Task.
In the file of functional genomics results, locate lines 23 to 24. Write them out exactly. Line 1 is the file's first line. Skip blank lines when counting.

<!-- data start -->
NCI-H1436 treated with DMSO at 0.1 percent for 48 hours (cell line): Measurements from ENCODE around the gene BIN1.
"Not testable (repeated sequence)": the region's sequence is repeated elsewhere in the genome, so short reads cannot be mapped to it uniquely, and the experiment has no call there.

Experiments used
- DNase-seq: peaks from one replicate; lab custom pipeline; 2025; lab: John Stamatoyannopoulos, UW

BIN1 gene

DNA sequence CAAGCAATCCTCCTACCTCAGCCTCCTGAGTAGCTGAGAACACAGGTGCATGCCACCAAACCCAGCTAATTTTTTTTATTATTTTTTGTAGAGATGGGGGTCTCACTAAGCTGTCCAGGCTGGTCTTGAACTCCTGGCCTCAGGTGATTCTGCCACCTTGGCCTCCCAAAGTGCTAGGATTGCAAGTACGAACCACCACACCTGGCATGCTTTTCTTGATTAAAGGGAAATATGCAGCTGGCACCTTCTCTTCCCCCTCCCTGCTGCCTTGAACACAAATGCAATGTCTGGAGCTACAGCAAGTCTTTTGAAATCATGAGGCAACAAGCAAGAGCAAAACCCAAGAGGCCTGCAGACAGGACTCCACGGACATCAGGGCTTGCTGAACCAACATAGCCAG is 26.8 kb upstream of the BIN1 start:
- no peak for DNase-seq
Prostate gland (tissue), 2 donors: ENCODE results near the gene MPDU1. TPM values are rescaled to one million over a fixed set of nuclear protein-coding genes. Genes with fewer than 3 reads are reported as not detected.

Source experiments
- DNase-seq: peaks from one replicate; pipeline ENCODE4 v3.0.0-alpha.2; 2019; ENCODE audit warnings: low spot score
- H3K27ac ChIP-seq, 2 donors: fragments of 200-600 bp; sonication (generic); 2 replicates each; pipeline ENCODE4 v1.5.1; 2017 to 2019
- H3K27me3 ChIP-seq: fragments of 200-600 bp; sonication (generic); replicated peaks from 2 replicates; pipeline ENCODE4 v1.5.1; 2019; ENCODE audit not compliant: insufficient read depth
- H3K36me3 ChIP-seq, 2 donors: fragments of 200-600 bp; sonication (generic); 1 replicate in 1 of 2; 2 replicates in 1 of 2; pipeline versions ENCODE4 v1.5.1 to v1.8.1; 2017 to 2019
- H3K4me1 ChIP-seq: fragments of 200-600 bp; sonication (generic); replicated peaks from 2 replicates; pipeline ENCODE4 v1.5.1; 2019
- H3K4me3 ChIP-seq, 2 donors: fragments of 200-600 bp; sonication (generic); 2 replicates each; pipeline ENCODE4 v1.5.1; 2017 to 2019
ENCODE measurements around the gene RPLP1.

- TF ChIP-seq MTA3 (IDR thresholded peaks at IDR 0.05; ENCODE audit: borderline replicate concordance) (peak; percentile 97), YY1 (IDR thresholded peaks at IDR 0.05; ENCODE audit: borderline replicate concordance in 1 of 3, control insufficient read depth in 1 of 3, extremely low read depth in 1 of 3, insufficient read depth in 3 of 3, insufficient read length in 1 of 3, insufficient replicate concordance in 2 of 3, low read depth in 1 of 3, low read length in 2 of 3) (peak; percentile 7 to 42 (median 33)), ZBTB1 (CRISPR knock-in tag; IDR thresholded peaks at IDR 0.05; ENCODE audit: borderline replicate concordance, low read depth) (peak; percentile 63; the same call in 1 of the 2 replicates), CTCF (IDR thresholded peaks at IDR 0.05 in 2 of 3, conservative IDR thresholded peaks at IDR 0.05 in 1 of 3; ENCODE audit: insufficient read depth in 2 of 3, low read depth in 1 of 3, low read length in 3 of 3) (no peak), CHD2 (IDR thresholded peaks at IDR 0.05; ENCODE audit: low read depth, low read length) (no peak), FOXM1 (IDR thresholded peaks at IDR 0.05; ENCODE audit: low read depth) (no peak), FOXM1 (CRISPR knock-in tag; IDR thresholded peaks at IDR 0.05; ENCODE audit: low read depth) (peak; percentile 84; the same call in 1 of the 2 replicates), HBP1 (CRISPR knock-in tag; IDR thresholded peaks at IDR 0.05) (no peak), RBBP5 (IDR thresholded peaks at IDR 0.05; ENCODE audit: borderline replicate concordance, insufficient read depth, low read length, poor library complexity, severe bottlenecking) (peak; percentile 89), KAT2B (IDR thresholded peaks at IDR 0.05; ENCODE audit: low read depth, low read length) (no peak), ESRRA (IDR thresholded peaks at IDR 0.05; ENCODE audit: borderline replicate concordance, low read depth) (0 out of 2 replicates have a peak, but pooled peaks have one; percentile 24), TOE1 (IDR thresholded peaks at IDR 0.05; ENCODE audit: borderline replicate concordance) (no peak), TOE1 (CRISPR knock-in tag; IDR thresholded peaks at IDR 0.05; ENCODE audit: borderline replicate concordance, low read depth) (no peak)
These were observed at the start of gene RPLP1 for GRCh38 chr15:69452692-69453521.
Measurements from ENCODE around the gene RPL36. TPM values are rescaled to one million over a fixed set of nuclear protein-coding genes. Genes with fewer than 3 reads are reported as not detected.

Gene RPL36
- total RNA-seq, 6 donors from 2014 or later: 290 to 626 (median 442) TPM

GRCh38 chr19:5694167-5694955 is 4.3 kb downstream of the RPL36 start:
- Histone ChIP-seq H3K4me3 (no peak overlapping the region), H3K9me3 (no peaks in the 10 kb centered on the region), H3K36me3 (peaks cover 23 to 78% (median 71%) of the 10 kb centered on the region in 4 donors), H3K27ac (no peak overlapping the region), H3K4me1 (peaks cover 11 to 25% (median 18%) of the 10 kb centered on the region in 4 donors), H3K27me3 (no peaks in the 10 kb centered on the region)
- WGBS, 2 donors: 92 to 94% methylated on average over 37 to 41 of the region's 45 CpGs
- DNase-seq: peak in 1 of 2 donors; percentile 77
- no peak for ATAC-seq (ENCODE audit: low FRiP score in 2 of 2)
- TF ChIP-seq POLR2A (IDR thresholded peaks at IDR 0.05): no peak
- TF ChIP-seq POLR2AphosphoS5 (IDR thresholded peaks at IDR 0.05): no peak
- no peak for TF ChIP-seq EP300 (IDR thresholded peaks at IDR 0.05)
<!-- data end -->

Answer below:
- Histone ChIP-seq H3K4me3 (no peak overlapping the region), H3K9me3 (no peaks in the 10 kb centered on the region), H3K36me3 (peaks cover 23 to 78% (median 71%) of the 10 kb centered on the region in 4 donors), H3K27ac (no peak overlapping the region), H3K4me1 (peaks cover 11 to 25% (median 18%) of the 10 kb centered on the region in 4 donors), H3K27me3 (no peaks in the 10 kb centered on the region)
- WGBS, 2 donors: 92 to 94% methylated on average over 37 to 41 of the region's 45 CpGs